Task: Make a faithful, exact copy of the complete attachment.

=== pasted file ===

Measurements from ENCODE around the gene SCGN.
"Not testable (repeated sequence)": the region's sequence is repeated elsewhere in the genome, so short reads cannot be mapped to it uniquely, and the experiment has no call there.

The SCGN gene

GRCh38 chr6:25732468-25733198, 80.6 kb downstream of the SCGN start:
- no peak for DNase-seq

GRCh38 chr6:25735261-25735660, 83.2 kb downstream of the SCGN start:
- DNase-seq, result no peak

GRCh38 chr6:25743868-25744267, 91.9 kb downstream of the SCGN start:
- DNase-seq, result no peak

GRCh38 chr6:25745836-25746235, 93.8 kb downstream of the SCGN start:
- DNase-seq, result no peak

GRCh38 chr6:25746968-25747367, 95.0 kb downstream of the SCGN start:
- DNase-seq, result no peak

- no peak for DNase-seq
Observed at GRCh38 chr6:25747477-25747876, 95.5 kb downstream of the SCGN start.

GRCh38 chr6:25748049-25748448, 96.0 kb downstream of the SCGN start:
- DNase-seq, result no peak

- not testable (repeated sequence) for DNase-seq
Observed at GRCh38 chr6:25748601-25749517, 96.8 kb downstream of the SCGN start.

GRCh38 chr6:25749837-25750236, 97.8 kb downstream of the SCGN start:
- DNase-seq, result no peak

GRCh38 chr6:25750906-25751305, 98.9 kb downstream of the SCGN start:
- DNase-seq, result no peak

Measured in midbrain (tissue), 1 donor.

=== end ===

Measurements from ENCODE around the gene SCGN.
"Not testable (repeated sequence)": the region's sequence is repeated elsewhere in the genome, so short reads cannot be mapped to it uniquely, and the experiment has no call there.

The SCGN gene

GRCh38 chr6:25732468-25733198, 80.6 kb downstream of the SCGN start:
- no peak for DNase-seq

GRCh38 chr6:25735261-25735660, 83.2 kb downstream of the SCGN start:
- DNase-seq, result no peak

GRCh38 chr6:25743868-25744267, 91.9 kb downstream of the SCGN start:
- DNase-seq, result no peak

GRCh38 chr6:25745836-25746235, 93.8 kb downstream of the SCGN start:
- DNase-seq, result no peak

GRCh38 chr6:25746968-25747367, 95.0 kb downstream of the SCGN start:
- DNase-seq, result no peak

- no peak for DNase-seq
Observed at GRCh38 chr6:25747477-25747876, 95.5 kb downstream of the SCGN start.

GRCh38 chr6:25748049-25748448, 96.0 kb downstream of the SCGN start:
- DNase-seq, result no peak

- not testable (repeated sequence) for DNase-seq
Observed at GRCh38 chr6:25748601-25749517, 96.8 kb downstream of the SCGN start.

GRCh38 chr6:25749837-25750236, 97.8 kb downstream of the SCGN start:
- DNase-seq, result no peak

GRCh38 chr6:25750906-25751305, 98.9 kb downstream of the SCGN start:
- DNase-seq, result no peak

Measured in midbrain (tissue), 1 donor.